In our Summer Edition 2008, readers were invited to answer this question:
The opening lines of “Breaker of this World’s Chain” by Swami Vivekananda read:
Breaker of this world’s chain,
We adore Thee, whom all men love…
How are we to understand the phrase, “whom all men love”? On the face of it, Vivekananda’s statement seems to contradict our everyday experience of the world we live in.
Bill Davis responded:
1. Sri Ramakrishna is none other than the supreme Brahman.
2. Everything in this world is dear because of and only because of Brahman. E.g. “It is not for the sake of the husband, my beloved, that the husband is dear, but for the sake of the Self.” — Brihadaranyaka Upanishad
3. Therefore everyone is unconsciously loving Brahman.
4. If Brahman is being loved, Sri Ramakrishna is being loved because of the identity of Brahman and Sri Ramakrishna.
Amal Gupta wrote:
In Swami Vivekananda’s rendering of the vesper hymn (CW, Vol. 4, p. 504), the phrase “whom all men love” is “adored of the world (Jaga Bandana).”
Dictionary meaning of “love” is: deep tender feeling of affection and solicitude towards a person; feeling of intense desire and attraction; passion, etc. Depending on the context, love also means many different things, for example, love of family or children, love of wealth or power, love of art or music love of country. In the path of Bhakti, however, “love” means “prema.” Sri Ramakrishna said:
Nishtha (firm faith or trust) leads to bhakti (devotion); bhakti, when mature, becomes bhava (emotion or sentiment), bhava when concentrated, becomes mahabhava (super-consciousness); and last of all is prema (love)… An ordinary man at best can achieve bhava. (The Gospel of Sri Ramakrishna, p. 680.)
For this discussion, the correct word, therefore, is “prema,” which “love” cannot fully represent. Indeed “prema”, or “the kind of love” we are talking about is rare.
Considering Vivekananda’s version, the dictionary meaning of “adore” is: “to worship as God or a god; to regard with deep often rapturous love; to revere, etc. Vivekananda composed the vesper as adoration to Ramakrishna. So the phrase “all men love” wouldn’t be contradictory if we simply substitute “love” with “adore.”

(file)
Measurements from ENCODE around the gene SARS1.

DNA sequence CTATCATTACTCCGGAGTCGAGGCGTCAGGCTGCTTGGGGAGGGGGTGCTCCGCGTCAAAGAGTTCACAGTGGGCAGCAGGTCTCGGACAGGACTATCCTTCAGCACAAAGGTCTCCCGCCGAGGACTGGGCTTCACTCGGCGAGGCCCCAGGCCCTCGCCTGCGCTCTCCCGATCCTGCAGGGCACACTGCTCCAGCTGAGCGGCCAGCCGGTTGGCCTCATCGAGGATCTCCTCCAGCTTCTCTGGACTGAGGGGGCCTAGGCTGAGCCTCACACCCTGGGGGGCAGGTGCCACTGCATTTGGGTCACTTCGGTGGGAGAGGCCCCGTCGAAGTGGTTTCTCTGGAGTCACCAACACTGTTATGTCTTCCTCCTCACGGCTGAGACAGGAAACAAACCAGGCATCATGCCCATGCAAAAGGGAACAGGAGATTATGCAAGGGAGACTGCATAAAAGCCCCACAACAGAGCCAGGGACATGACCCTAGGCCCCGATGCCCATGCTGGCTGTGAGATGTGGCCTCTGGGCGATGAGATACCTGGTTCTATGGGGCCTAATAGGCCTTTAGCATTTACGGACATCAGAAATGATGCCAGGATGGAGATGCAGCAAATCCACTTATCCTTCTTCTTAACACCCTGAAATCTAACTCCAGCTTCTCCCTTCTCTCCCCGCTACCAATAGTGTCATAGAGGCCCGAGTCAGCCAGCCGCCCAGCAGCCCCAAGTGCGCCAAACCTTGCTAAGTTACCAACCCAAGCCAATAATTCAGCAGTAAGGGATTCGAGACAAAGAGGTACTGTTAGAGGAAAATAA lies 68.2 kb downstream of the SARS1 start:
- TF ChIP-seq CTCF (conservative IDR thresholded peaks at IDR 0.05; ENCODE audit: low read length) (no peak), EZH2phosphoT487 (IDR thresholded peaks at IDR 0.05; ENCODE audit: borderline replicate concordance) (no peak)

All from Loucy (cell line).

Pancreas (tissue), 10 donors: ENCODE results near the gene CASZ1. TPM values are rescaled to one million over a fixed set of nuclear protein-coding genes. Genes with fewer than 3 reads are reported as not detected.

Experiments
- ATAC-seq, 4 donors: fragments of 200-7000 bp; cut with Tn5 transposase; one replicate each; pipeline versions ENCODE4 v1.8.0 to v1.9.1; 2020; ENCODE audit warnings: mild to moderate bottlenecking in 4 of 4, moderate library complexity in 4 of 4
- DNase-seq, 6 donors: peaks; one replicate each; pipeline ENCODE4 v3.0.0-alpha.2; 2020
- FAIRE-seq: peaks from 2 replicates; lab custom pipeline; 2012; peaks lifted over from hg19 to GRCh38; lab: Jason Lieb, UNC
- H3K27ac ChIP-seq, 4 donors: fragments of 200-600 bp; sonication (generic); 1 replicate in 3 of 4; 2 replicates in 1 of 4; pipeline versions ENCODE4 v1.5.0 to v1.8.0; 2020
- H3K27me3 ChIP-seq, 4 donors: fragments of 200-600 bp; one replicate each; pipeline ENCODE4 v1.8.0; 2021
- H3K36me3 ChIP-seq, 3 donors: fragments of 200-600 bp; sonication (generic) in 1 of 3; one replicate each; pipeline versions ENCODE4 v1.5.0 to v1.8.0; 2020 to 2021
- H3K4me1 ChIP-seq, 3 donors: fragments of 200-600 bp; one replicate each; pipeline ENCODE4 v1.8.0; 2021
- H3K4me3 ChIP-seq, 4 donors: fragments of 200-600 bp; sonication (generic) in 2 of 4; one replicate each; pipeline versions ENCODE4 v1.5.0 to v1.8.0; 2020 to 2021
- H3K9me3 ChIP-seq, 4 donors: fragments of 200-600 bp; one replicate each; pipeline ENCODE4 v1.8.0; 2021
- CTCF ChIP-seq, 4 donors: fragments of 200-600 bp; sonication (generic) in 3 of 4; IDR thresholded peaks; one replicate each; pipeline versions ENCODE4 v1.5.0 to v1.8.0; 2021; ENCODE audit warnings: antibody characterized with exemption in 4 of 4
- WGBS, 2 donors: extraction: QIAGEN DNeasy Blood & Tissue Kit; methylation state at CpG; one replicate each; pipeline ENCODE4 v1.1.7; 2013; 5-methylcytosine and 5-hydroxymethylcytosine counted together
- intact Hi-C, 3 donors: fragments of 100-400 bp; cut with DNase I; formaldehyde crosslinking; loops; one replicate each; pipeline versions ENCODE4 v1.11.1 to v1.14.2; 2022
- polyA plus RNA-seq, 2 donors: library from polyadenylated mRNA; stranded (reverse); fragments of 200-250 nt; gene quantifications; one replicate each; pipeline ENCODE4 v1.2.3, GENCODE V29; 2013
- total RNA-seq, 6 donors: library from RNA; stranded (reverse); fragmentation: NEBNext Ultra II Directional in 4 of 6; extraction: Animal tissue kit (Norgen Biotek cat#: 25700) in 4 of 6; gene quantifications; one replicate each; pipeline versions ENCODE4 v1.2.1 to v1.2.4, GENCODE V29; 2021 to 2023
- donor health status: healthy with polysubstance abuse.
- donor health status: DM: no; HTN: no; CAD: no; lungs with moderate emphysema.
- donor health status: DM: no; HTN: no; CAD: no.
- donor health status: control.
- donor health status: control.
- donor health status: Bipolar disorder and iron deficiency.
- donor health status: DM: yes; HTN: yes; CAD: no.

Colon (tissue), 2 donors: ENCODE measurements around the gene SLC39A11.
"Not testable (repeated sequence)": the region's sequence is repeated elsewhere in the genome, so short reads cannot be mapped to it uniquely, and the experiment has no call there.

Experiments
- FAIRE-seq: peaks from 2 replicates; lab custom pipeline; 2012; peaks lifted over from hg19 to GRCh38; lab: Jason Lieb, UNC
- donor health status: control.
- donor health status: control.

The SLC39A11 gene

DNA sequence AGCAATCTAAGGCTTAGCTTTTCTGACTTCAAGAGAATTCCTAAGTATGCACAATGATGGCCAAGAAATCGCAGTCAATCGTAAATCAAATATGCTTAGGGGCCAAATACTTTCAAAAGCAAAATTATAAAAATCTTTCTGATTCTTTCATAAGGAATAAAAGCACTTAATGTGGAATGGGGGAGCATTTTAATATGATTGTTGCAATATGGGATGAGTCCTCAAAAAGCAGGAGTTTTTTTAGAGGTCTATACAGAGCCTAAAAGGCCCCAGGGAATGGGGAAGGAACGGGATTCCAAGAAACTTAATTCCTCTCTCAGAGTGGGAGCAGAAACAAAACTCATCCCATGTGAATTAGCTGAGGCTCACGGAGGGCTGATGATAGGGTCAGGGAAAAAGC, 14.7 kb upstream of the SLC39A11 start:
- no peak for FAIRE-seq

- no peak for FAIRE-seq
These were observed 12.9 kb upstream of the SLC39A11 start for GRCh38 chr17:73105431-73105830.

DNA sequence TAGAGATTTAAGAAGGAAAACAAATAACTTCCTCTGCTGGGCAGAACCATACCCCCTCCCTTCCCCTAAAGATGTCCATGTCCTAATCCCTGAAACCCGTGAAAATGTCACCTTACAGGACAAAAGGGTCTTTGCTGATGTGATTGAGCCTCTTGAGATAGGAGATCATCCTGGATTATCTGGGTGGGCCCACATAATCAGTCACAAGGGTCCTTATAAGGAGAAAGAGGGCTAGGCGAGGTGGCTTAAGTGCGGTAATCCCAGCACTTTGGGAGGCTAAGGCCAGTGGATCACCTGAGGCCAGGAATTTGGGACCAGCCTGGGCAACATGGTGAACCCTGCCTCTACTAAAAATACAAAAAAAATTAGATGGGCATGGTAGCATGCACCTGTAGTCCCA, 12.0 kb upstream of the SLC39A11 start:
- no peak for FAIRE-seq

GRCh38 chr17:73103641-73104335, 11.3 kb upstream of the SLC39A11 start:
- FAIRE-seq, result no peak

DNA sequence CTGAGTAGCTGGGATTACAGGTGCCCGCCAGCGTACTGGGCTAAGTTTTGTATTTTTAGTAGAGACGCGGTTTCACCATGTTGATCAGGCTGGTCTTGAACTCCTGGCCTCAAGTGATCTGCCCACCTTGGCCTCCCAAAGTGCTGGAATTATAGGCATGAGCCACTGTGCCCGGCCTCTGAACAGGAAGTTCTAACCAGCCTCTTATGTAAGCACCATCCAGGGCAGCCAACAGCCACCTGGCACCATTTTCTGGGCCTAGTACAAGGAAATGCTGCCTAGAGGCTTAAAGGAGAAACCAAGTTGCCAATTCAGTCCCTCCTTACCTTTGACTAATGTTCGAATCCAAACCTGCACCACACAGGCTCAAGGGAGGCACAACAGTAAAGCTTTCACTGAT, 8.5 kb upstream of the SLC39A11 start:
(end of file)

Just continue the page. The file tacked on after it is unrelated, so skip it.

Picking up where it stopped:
Not everyone adores, or even is expected to adore Ramakrishna. But most people worldwide including all primitive tribes (excluding 4% atheists as per Google search), do adore someone or something—Christians adore Jesus Christ, Buddhists adore Buddha, Moslems adore Muhammad, and Hindus adore Rama, Krishna, Shiva, Ganesha, and other deities. So, as Vedantists, if we accept that all people (96 % worldwide) adore God in some form or the other, there should not be any objection to “all”.
I find, however, “all men” inappropriate. What about “all women?” Instead, Vivekananda’s rendering “adored of the world, (Jaga Bandana) seems to be more appropriate.
Julie Erickson replied:
I am a member of the Hollywood temple. I would like to give you my take on Vivekananda’s quote. I am responding to the two lines in front of me: “Breaker of this world’s chain, We adore Thee, whom all men love…” and I have not read further into Vivekananda’s passage to get a larger context. The meaning of Vivekananda’s words jumped out at me. I believe that he is referring to the MOTHER of us all.
Paramahansa Madhavanand (M. Wirthensohn, Berlin, Germany) said:
Not everything what a master says is true — if it would be so, it’s too easy for pupils to shift responsibility. Sometimes pupils take this in order not to tackle with a content the master says. What can the pupil do? Nothing else than what s/he did so far.